Virgilio Viana, the secretary for environment and sustainable development of Amazonas State in Brazil, presented a series of three lectures this week as part of a joint program between Yale’s School of Management and the School of Forestry and Environmental Studies.
Viana, the first speaker to come to Yale on funding from a grant made to the SOM-FES joint-degree program by the Gordon and Betty Moore Foundation in San Francisco, spoke on sustainable development, forest certification and climate change. His last talk culminated in a round table discussion of how to apply theories of sustainable development in the Amazon. In his lectures, Viana focused on applying business and economic concepts, such as incentives, to environmental problems like deforestation in order to find effective solutions.
“People don’t deforest because they’re stupid — there’s an economic rationality behind it,” Viana said in his second lecture. “The vision is to have good business that treats the environment well by convincing people that this is good for them. If they perceive that they will get more benefit by deforesting then that is what they will continue to do.”
Viana suggested a series of economic measures to address the issue of deforestation, including sales tax exemptions for non-timber forest products and support for small-scale forestry businesses.
Professor Garry Brewer, who teaches at both SOM and FES, said Viana’s work on the environment and the Amazon provides a good example for countries seeking to manage their environmental resources.
“Many countries just don’t have the capacity to care for their environment,” Brewer said. “The hope is that our Yale model [of a joint-degree program in management and forestry studies] will ultimately attract students from Latin America interested in addressing these issues. We’re looking to create a real relationship between Yale and the Amazon.”
Viana said he hopes Yale’s program will inspire similar programs in Brazil.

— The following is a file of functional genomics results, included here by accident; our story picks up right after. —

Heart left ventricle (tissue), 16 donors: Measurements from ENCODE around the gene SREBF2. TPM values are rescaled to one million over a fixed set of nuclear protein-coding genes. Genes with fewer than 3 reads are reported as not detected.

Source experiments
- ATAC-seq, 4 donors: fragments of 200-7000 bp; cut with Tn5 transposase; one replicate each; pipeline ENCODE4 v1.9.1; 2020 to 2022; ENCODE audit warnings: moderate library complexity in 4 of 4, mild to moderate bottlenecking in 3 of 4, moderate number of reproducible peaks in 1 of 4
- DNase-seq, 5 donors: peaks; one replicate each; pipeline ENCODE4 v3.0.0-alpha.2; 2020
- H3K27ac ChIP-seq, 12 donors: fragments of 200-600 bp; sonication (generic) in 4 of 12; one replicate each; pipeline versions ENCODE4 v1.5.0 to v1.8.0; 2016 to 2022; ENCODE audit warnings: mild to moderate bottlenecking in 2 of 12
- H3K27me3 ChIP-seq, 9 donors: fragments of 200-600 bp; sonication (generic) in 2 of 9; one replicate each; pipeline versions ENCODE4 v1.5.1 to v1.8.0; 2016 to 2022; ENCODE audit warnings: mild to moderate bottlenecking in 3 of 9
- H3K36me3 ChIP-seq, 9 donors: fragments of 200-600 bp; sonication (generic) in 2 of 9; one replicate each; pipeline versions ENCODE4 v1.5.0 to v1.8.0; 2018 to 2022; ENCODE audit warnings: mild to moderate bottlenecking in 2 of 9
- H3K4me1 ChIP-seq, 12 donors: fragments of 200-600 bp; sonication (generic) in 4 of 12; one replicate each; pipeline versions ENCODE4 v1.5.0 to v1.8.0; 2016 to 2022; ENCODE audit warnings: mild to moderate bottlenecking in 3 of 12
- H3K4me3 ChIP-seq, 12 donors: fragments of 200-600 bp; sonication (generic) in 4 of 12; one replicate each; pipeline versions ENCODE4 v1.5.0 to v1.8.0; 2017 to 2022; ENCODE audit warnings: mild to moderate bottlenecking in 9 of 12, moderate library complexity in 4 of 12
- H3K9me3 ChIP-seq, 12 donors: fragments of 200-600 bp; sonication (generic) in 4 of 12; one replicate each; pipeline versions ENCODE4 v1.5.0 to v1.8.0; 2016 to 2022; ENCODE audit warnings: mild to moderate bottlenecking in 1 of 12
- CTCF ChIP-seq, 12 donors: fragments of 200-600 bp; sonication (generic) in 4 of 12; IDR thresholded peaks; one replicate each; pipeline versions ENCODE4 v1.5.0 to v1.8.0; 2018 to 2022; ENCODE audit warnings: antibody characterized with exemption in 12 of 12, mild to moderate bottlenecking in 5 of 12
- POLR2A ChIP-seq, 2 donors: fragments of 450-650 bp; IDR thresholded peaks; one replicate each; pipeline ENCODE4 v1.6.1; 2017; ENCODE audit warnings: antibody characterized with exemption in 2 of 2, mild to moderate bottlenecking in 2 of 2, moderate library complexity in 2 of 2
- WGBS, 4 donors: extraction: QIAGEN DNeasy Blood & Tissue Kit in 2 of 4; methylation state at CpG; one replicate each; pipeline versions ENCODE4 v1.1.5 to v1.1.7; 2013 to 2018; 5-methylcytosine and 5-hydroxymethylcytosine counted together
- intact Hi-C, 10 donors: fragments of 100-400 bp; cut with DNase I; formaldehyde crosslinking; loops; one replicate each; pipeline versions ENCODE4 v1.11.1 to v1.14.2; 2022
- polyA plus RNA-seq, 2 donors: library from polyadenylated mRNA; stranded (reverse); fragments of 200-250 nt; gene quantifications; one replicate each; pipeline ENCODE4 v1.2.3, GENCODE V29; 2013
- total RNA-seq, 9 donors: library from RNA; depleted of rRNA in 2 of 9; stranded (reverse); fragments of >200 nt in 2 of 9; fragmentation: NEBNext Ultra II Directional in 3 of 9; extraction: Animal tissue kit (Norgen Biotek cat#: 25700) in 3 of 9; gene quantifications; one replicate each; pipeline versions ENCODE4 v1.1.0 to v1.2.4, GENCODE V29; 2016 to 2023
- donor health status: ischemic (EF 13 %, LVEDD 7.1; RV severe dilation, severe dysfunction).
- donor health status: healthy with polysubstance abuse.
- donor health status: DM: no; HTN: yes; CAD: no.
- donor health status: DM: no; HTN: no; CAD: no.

“A joint program like Yale’s gives foresters a view of business and how the economy of forest management industries can be improved by better competition,” Viana said. “We’re currently discussing the possibility of receiving a group of Yale students in Amazonas.”
Viana’s lecture attracted a broad range of students, including those not in the SOM-FES joint-degree program. Matt Brewer FES ’07 said he had only positive reactions to the talks.
“It’s very inspirational that he’s actually taking care of the earth,” Matt Brewer said of Viana. “It’s also smart of him to provide economic incentives, particularly tax-based ones that use the purchasing power of the state as an orchestrating force in encouraging more responsible management of forest resources.”
Latin American studies major Shannon Guy ’08, who attended all three of Viana’s lectures, said she thought his main asset as a speaker was his ability to explain environmental policy from both a governmental and economic perspective.
“It’s good to have someone from the inside talking about the success of their program,” Guy said of Viana’s Green Free Trade Zone initiative, which seeks to improve human welfare and promote environmental conservation in Amazonas.
Viana received a doctorate in biology from Harvard and a postdoctorate degree in sustainable development from the University of Florida. He leaves Yale today for the United Nations, where he will make a presentation on the state of Amazonas and its environmental policies.